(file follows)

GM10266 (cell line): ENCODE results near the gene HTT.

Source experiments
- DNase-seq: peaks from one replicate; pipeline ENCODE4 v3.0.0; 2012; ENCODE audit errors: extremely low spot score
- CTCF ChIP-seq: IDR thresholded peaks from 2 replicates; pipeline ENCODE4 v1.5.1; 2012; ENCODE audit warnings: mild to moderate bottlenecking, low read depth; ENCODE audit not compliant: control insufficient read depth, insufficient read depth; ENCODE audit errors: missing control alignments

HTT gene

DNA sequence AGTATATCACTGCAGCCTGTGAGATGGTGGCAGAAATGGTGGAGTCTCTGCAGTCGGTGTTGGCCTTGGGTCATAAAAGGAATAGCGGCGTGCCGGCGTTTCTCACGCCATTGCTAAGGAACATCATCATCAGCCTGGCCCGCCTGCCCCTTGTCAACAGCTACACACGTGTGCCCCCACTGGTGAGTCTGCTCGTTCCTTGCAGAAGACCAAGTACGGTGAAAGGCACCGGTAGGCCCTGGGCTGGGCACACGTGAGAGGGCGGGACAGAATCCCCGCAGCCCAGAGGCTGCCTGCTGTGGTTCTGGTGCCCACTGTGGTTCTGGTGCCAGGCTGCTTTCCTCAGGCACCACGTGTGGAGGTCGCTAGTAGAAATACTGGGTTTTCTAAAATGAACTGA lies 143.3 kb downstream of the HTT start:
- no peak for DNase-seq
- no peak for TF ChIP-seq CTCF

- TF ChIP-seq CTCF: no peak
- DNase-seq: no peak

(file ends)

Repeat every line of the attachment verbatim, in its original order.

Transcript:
GM10266 (cell line): ENCODE results near the gene HTT.

Source experiments
- DNase-seq: peaks from one replicate; pipeline ENCODE4 v3.0.0; 2012; ENCODE audit errors: extremely low spot score
- CTCF ChIP-seq: IDR thresholded peaks from 2 replicates; pipeline ENCODE4 v1.5.1; 2012; ENCODE audit warnings: mild to moderate bottlenecking, low read depth; ENCODE audit not compliant: control insufficient read depth, insufficient read depth; ENCODE audit errors: missing control alignments

HTT gene

DNA sequence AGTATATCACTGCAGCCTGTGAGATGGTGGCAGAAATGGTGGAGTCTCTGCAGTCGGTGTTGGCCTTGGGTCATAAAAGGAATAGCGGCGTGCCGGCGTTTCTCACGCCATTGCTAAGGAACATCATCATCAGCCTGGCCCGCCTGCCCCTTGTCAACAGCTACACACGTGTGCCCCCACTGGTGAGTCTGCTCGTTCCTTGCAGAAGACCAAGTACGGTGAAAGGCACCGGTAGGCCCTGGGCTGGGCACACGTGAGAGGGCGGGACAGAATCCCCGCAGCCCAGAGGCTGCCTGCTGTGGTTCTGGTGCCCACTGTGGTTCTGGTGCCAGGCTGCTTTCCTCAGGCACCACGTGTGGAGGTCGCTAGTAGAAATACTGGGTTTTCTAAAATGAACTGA lies 143.3 kb downstream of the HTT start:
- no peak for DNase-seq
- no peak for TF ChIP-seq CTCF

- TF ChIP-seq CTCF: no peak
- DNase-seq: no peak